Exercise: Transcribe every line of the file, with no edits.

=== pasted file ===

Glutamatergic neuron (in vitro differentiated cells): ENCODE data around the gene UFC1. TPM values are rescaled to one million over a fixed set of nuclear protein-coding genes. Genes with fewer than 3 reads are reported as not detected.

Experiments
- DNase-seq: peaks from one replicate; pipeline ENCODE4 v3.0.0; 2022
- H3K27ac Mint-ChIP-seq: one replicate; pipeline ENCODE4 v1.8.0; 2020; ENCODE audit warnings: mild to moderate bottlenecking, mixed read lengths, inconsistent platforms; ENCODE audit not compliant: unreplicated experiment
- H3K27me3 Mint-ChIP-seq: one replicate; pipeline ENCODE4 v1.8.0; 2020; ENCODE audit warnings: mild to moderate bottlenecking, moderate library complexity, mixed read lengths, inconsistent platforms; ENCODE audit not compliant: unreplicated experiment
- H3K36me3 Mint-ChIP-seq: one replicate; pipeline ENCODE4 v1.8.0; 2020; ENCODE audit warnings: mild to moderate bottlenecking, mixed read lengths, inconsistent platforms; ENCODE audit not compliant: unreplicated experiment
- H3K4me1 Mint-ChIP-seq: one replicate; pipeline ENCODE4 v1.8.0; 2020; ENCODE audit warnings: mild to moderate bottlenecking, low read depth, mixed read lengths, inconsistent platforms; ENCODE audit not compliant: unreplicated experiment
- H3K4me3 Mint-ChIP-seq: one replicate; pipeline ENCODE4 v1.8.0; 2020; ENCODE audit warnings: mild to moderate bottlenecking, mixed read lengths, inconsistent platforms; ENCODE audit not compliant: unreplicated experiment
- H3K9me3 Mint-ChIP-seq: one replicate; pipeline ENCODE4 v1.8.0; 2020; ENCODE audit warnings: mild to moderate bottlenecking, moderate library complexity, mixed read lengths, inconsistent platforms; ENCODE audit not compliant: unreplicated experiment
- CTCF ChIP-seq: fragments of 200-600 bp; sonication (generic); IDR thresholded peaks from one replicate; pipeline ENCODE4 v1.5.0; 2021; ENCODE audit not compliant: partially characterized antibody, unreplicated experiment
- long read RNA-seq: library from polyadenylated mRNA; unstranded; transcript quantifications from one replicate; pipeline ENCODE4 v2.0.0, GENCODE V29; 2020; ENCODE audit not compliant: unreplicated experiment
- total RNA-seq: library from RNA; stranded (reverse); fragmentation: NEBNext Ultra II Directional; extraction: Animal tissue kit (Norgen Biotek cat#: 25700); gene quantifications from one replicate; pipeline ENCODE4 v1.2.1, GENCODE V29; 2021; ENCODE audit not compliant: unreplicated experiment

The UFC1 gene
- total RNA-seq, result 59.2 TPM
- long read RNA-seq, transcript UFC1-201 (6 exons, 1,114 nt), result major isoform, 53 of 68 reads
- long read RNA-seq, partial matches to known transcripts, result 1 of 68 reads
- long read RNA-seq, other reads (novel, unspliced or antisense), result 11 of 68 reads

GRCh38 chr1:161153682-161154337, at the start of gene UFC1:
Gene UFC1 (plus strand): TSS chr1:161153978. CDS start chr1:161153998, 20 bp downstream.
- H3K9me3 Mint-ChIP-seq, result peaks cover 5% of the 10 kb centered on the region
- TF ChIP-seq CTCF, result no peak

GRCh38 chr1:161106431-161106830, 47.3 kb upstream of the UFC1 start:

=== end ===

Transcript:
Glutamatergic neuron (in vitro differentiated cells): ENCODE data around the gene UFC1. TPM values are rescaled to one million over a fixed set of nuclear protein-coding genes. Genes with fewer than 3 reads are reported as not detected.

Experiments
- DNase-seq: peaks from one replicate; pipeline ENCODE4 v3.0.0; 2022
- H3K27ac Mint-ChIP-seq: one replicate; pipeline ENCODE4 v1.8.0; 2020; ENCODE audit warnings: mild to moderate bottlenecking, mixed read lengths, inconsistent platforms; ENCODE audit not compliant: unreplicated experiment
- H3K27me3 Mint-ChIP-seq: one replicate; pipeline ENCODE4 v1.8.0; 2020; ENCODE audit warnings: mild to moderate bottlenecking, moderate library complexity, mixed read lengths, inconsistent platforms; ENCODE audit not compliant: unreplicated experiment
- H3K36me3 Mint-ChIP-seq: one replicate; pipeline ENCODE4 v1.8.0; 2020; ENCODE audit warnings: mild to moderate bottlenecking, mixed read lengths, inconsistent platforms; ENCODE audit not compliant: unreplicated experiment
- H3K4me1 Mint-ChIP-seq: one replicate; pipeline ENCODE4 v1.8.0; 2020; ENCODE audit warnings: mild to moderate bottlenecking, low read depth, mixed read lengths, inconsistent platforms; ENCODE audit not compliant: unreplicated experiment
- H3K4me3 Mint-ChIP-seq: one replicate; pipeline ENCODE4 v1.8.0; 2020; ENCODE audit warnings: mild to moderate bottlenecking, mixed read lengths, inconsistent platforms; ENCODE audit not compliant: unreplicated experiment
- H3K9me3 Mint-ChIP-seq: one replicate; pipeline ENCODE4 v1.8.0; 2020; ENCODE audit warnings: mild to moderate bottlenecking, moderate library complexity, mixed read lengths, inconsistent platforms; ENCODE audit not compliant: unreplicated experiment
- CTCF ChIP-seq: fragments of 200-600 bp; sonication (generic); IDR thresholded peaks from one replicate; pipeline ENCODE4 v1.5.0; 2021; ENCODE audit not compliant: partially characterized antibody, unreplicated experiment
- long read RNA-seq: library from polyadenylated mRNA; unstranded; transcript quantifications from one replicate; pipeline ENCODE4 v2.0.0, GENCODE V29; 2020; ENCODE audit not compliant: unreplicated experiment
- total RNA-seq: library from RNA; stranded (reverse); fragmentation: NEBNext Ultra II Directional; extraction: Animal tissue kit (Norgen Biotek cat#: 25700); gene quantifications from one replicate; pipeline ENCODE4 v1.2.1, GENCODE V29; 2021; ENCODE audit not compliant: unreplicated experiment

The UFC1 gene
- total RNA-seq, result 59.2 TPM
- long read RNA-seq, transcript UFC1-201 (6 exons, 1,114 nt), result major isoform, 53 of 68 reads
- long read RNA-seq, partial matches to known transcripts, result 1 of 68 reads
- long read RNA-seq, other reads (novel, unspliced or antisense), result 11 of 68 reads

GRCh38 chr1:161153682-161154337, at the start of gene UFC1:
Gene UFC1 (plus strand): TSS chr1:161153978. CDS start chr1:161153998, 20 bp downstream.
- H3K9me3 Mint-ChIP-seq, result peaks cover 5% of the 10 kb centered on the region
- TF ChIP-seq CTCF, result no peak

GRCh38 chr1:161106431-161106830, 47.3 kb upstream of the UFC1 start: